Throughout the Christian traditions, these martyr stories ended with the death of the righteous sufferer, whose reward comes in their post-mortem sanctification. The story of the martyrdom of Perpetua preserves visions she had of the reward awaiting her in heaven. Second Maccabees 7, a text in the Old Testament Apocrypha, tells the story of a mother who watches the martyrdom of her seven sons by this same Antiochus, all the while exhorting them to be strong and face death. She and her sons trust that God, who will eventually punish wicked Antiochus, will reward these sons after death.


In contrast to these later stories, this tale of willing martyrdom in Daniel 3 ends with the miraculous rescue of the three men. In fact, the story makes visibly apparent that those who suffer are not alone. There is a heavenly being who accompanies them as they choose to meet their fate (verse 25). The text is wonderfully ambiguous about the identity of this divine figure.


In the resolution of the story, the men not only survive, but earn a job promotion as a result of their ordeal. How odd it seems that their reward is their continued service to their king; they now will work for his wellbeing. This ending calls attention to three important elements of the story that could otherwise be missed.


First, the story maintains its pacifistic attitude. Unlike the book of Esther which ends with the Jews slaughtering the Persians who attack them (Esther 9:5-10), there is no retaliation in this story. For this author, the perfect denouement is the conversion of the pagans and the peaceful co-existence of everyone.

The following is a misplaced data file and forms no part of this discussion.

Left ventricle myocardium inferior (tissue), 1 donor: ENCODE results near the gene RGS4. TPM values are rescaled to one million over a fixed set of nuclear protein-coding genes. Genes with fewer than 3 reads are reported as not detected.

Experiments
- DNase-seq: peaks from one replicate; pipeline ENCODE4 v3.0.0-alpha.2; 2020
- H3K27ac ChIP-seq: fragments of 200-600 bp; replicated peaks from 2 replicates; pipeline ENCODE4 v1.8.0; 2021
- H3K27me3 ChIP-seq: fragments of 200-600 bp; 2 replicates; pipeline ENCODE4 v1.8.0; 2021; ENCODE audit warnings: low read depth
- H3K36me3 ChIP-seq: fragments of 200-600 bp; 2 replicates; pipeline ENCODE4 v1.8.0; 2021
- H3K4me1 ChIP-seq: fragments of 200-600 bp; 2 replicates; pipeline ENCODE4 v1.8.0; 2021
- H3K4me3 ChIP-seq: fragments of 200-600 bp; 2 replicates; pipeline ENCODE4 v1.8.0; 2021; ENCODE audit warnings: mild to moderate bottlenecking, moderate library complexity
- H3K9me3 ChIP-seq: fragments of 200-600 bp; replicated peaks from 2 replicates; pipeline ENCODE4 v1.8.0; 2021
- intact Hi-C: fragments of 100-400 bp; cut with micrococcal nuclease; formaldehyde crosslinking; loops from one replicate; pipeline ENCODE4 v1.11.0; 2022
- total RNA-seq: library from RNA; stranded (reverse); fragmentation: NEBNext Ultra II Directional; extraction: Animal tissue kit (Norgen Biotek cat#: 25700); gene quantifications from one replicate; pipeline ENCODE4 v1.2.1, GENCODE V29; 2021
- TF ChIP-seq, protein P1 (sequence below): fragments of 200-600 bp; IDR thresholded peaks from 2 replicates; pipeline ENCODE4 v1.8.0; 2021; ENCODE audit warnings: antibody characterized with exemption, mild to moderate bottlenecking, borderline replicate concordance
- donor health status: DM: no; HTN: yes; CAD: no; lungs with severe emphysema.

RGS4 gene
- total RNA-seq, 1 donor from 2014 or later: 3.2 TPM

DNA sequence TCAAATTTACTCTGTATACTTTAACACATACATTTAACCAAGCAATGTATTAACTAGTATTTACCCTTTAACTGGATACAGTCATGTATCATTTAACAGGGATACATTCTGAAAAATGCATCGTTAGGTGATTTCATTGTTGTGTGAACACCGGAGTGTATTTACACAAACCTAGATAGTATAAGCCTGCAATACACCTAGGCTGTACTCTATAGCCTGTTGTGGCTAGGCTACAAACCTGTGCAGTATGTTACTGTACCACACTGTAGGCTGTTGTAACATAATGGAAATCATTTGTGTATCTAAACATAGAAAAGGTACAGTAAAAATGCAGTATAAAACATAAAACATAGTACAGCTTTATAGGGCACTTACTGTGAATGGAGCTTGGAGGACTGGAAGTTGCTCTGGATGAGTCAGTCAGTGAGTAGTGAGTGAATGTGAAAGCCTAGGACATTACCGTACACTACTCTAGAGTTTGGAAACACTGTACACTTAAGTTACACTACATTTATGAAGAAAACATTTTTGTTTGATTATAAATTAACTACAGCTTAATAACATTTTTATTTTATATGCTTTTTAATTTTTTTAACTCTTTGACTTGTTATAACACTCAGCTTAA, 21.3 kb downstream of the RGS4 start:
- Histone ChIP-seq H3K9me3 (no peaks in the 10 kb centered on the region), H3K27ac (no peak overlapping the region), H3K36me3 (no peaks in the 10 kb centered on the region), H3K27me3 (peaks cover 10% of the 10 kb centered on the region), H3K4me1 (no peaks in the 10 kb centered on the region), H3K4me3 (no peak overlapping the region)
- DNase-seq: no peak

Second, the resolution includes the further assimilation of the men into the colonized system. Shadrach and friends are not just Jews; they have a hybrid identity. Here their Babylonian Jewishness mirrors the Greek Jewishness of the book’s original audience.


Third, the fate of these three individuals is really a story about the fate of a whole people. Notice that at the beginning of the chapter, these three stand up for the rights of all those who live under this oppression. At the end of the chapter, the king declares religious protections for all Jews within his empire.


While the story is not a trickster tale, the narrative does subvert the hegemonic discourse of the colonizers. The king’s propaganda rests on his claim of complete power within his realm. All it takes to unravel this claim is the resolute refusal of these three people from the margins of that society to accept his claim as reality. Instead, they replace his claims, not with their own assertion of power, but rather with the statement that Yahweh is God.


Daniel 3 invites contemporary communities of faith to reflect on the long-lasting effects of colonization on themselves and those around them. It provides a model response to violent oppression: the stubborn refusal to be afraid. It seeks a reconciliation of both oppressor and oppressed, through which the world is reoriented to God.



God of fiery flames,
Even the most raging fire could not destroy your servants when they called upon you in faith. Give us faith to withstand anything that rages to deter us from following you. Amen.


Many and great, O God   ELW 837, NCH 3, UMH 148
Every time I feel the spirit (trad.)
Light one candle to watch for Messiah   ELW 240


My Lord, what a morning, Robert Hobby